May We Visit the Sick in Eretz Yisroel on Shabbos?


(By Rabbi Yair Hoffman for

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Is Bikkur Cholim, visiting the sick, in Israeli hospitals forbidden?  The hospitals now have huge temperature taking machines and some Poskim hold that it may be a violation of halacha to enter.

The question is pertinent in America as well. Will there be a second wave?  How bad will it be?  Will the shuls have to close again? If it does come – will shuls also buy the new high-end temperature reading devices?

Covid-19 has created a new paradigm – not only in terms of medicine but also in terms of medical halacha. The websites today are reporting upon a debate between the two chief Rabbis of Israel regarding taking the temperature of everyone who enters a hospital in Israel to visit the sick.  Is it permitted to do so on Shabbos?  Is there a difference between the perspective of the hospital and that of someone visiting wishing to perform the Mitzvah of Bikur Cholim?

This issue will need to be addressed in our shuls – if and when chalilah a second or third wave of COVID develops. There are also new devices soon being marketed that are instant and apply to a group not just an individual.  So, we need to address the halachic permissibility of it now – before anyone spends the money on such devices.


It is a little known fact, but there has been a large debate going on in the medical halachic community in Eretz Yisroel between those who followed Rav Shlomo Zalman Auerbach zt”l and those who later followed the changes that Rav Elyashiv zt”l had attempted to implement.  Rav Shlomo Zalman had permitted the use of “semi-Grama” for medical purposes in order to minimize halachic violations [see a detailed discussion of this toward the end of this article] .  Rav Elyashiv was of the approach that we look at the aggregate total and the time involved – and in most cases, he forbade it.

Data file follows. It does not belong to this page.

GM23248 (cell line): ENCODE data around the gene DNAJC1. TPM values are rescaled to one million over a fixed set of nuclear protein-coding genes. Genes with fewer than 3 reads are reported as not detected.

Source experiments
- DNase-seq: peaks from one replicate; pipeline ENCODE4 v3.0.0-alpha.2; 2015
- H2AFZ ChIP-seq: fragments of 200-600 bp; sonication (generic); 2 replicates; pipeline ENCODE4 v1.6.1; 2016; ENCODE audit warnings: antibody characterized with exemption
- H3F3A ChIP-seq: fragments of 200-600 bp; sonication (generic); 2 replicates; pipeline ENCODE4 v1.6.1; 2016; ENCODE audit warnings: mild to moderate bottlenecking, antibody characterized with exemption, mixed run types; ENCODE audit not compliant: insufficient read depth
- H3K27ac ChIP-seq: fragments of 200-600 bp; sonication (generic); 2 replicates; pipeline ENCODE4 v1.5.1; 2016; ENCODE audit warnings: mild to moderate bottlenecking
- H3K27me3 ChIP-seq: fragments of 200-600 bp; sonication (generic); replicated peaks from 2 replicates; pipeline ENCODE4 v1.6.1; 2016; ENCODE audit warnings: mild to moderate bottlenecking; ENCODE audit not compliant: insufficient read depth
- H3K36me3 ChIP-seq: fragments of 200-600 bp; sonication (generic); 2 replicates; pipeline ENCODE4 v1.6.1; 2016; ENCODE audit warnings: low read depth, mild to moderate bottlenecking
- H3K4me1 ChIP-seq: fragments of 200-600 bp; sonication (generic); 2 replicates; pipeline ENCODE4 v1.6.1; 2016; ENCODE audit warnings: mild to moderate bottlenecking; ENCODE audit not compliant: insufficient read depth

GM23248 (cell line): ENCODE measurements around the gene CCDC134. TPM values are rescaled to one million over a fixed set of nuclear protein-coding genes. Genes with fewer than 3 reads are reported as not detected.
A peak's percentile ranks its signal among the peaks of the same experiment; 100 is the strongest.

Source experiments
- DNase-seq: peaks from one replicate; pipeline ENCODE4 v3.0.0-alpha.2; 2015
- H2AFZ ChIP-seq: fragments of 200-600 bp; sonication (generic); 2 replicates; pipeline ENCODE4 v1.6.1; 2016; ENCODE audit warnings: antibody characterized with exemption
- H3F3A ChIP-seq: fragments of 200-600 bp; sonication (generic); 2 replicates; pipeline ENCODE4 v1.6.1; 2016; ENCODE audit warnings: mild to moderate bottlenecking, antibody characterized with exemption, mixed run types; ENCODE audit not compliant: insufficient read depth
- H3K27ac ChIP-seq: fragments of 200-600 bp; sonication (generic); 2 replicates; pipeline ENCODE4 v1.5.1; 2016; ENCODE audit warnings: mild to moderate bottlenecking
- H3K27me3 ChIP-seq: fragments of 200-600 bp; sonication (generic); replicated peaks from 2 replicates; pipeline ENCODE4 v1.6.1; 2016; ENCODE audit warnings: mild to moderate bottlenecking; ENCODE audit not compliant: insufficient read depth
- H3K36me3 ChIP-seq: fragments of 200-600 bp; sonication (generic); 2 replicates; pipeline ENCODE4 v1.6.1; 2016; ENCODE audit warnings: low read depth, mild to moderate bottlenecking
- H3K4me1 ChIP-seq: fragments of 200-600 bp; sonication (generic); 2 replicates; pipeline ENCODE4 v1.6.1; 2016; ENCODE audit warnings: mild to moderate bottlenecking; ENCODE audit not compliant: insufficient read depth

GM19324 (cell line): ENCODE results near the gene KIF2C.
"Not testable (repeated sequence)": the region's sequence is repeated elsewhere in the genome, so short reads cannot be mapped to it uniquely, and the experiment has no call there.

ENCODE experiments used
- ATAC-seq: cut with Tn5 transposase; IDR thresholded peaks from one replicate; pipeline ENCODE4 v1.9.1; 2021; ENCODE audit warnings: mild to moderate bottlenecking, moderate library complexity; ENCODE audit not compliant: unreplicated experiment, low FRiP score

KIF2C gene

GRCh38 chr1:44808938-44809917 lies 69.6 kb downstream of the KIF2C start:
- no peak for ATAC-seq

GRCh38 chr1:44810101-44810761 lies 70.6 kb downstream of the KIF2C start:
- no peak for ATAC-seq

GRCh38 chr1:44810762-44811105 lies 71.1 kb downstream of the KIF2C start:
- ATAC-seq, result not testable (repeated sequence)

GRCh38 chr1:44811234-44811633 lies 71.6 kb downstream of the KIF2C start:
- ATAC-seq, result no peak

There are many people in Eretz Yisroel (mostly the religious Zionist group) who wish that the Jewish state be completely independent of a need to employ gentiles in a medical setting. This is certainly a laudable ideal, but on the other hand, the vast majority of Bnei Torah would also like to fulfill the opinions of Rav ELyashiv.

Rav Elyashiv zatzal did, however, permit the anti-terror cameras to operate on Shabbos in the streets of Yerushalayim on the way to the Kosel.  More on this later.   The secret that is discussed in this sub-heading is that many hospitals initially relied on rulings from Rav Shlomo Zalman permitting these devices.  Of late, however, there are adherents of Rav ELyashiv’s approach, particularly in the more Chareidi circles, that do not at all approve of the tech-devices.  Since the Chareidi market is an ever-growing part of Israel’s target market – many hospitals are eliminating the pro-tech-alternative and are using gentiles to perform the non-pikuach nefesh acts that are necessary in a hospital.


The invention of the first practical thermometer to measure human temperature as an indication of illness is credited to Sir Thomas Clifford Allbuss in 1870. He created a narrow tube at the top so that the mercury will get stuck and so that the temperature could be read later.  This is why the thermometer needed to be shaken down each time after use.  It’s use was only described in halachic literature after 1870.